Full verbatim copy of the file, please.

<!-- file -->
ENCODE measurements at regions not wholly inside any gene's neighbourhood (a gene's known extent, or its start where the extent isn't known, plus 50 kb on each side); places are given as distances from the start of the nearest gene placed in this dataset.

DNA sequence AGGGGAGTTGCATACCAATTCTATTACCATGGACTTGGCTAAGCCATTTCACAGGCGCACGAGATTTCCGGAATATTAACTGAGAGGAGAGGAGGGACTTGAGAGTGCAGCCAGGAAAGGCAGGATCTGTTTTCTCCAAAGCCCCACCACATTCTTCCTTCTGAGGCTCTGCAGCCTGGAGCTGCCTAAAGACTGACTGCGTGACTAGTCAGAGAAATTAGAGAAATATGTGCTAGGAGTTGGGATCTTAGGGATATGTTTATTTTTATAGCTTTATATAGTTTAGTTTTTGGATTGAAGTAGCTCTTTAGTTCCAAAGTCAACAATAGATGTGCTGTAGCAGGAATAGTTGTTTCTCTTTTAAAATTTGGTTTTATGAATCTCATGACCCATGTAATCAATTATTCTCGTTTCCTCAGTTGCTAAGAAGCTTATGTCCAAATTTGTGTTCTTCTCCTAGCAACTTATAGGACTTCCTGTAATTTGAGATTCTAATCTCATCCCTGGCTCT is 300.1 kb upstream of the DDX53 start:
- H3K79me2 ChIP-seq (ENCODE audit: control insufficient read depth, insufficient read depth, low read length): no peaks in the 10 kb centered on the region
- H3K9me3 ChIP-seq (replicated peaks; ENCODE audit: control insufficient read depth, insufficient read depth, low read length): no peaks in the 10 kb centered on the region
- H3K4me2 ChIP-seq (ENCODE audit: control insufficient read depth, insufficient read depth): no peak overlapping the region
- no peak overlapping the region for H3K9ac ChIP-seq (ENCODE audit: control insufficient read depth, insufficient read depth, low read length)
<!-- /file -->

ENCODE measurements at regions not wholly inside any gene's neighbourhood (a gene's known extent, or its start where the extent isn't known, plus 50 kb on each side); places are given as distances from the start of the nearest gene placed in this dataset.

DNA sequence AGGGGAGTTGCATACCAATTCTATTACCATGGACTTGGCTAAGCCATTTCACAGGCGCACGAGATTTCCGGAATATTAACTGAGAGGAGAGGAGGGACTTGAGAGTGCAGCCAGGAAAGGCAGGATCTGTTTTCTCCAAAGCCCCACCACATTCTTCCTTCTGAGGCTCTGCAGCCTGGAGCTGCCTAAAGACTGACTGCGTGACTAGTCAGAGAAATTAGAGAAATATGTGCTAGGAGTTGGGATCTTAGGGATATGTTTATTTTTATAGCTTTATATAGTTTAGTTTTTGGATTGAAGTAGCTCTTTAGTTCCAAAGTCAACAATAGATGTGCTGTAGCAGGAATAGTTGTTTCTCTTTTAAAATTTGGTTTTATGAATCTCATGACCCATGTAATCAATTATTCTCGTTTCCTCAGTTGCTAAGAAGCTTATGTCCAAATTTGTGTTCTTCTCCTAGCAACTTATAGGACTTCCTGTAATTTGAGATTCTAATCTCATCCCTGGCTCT is 300.1 kb upstream of the DDX53 start:
- H3K79me2 ChIP-seq (ENCODE audit: control insufficient read depth, insufficient read depth, low read length): no peaks in the 10 kb centered on the region
- H3K9me3 ChIP-seq (replicated peaks; ENCODE audit: control insufficient read depth, insufficient read depth, low read length): no peaks in the 10 kb centered on the region
- H3K4me2 ChIP-seq (ENCODE audit: control insufficient read depth, insufficient read depth): no peak overlapping the region
- no peak overlapping the region for H3K9ac ChIP-seq (ENCODE audit: control insufficient read depth, insufficient read depth, low read length)